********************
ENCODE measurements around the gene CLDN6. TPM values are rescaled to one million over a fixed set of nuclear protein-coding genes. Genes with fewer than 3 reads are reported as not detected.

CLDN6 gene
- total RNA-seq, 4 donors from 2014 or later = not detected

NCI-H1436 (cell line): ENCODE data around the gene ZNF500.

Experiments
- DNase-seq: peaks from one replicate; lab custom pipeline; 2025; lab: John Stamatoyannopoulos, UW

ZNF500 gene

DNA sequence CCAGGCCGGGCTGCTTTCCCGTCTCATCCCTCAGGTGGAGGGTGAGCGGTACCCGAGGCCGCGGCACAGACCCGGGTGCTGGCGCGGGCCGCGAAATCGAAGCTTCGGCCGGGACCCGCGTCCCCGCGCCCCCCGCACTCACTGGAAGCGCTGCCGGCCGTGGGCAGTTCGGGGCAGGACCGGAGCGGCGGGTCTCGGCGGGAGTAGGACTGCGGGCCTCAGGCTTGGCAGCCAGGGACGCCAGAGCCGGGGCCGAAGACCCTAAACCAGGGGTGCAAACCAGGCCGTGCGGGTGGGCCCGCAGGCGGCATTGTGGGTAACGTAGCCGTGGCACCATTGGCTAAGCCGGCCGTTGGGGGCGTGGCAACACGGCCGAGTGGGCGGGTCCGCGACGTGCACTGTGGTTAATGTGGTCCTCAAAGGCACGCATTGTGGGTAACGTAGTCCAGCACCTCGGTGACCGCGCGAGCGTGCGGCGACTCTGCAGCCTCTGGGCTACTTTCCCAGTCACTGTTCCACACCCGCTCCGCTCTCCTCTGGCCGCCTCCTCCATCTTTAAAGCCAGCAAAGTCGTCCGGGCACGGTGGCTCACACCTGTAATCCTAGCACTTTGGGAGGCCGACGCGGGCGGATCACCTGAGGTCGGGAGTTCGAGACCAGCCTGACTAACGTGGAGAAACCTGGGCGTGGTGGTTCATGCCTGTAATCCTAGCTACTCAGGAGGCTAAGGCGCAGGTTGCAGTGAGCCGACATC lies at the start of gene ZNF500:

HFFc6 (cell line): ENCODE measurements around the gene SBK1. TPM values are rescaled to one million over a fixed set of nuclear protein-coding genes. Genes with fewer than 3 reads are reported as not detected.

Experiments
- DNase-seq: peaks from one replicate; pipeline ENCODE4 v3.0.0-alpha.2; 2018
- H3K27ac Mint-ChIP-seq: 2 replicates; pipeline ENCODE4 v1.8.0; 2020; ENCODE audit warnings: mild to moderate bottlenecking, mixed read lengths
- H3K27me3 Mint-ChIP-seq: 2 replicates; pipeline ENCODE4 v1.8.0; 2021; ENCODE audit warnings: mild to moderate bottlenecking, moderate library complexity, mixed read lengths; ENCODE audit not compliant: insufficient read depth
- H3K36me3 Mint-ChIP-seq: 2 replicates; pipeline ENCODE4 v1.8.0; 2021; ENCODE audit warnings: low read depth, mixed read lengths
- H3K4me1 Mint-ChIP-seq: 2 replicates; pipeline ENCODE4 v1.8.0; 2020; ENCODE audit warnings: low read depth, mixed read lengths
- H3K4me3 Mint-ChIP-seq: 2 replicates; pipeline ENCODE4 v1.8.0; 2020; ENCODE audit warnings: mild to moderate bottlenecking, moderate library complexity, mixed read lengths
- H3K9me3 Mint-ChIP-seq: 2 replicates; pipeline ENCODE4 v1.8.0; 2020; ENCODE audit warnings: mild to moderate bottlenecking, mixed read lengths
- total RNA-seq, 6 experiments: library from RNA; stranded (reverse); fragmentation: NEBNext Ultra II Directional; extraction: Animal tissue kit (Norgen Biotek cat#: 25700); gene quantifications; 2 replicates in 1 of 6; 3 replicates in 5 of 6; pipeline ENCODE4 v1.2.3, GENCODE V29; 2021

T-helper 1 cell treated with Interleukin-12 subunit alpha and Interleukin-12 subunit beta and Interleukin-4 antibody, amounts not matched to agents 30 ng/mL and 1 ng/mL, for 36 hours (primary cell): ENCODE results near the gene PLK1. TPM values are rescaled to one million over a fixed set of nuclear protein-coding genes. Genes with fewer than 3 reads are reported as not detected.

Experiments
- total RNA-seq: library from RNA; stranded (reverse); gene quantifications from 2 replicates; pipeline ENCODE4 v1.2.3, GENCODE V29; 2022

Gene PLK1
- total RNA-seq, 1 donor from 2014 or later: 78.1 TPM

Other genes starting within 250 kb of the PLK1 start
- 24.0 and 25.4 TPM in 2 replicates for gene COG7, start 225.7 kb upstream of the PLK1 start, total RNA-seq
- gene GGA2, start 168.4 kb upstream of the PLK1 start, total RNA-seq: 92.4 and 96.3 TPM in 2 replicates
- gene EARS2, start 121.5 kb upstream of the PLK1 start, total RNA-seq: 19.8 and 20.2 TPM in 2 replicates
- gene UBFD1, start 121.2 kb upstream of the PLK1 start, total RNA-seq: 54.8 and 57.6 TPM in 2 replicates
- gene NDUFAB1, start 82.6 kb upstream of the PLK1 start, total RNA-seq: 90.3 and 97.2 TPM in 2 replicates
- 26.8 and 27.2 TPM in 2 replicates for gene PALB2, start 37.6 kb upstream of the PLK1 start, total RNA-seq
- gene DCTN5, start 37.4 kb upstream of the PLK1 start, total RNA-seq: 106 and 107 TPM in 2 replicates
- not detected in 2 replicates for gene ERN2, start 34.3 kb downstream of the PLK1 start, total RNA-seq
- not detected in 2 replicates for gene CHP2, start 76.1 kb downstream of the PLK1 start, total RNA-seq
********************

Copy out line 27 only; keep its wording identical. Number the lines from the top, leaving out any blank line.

- gene EARS2, start 121.5 kb upstream of the PLK1 start, total RNA-seq: 19.8 and 20.2 TPM in 2 replicates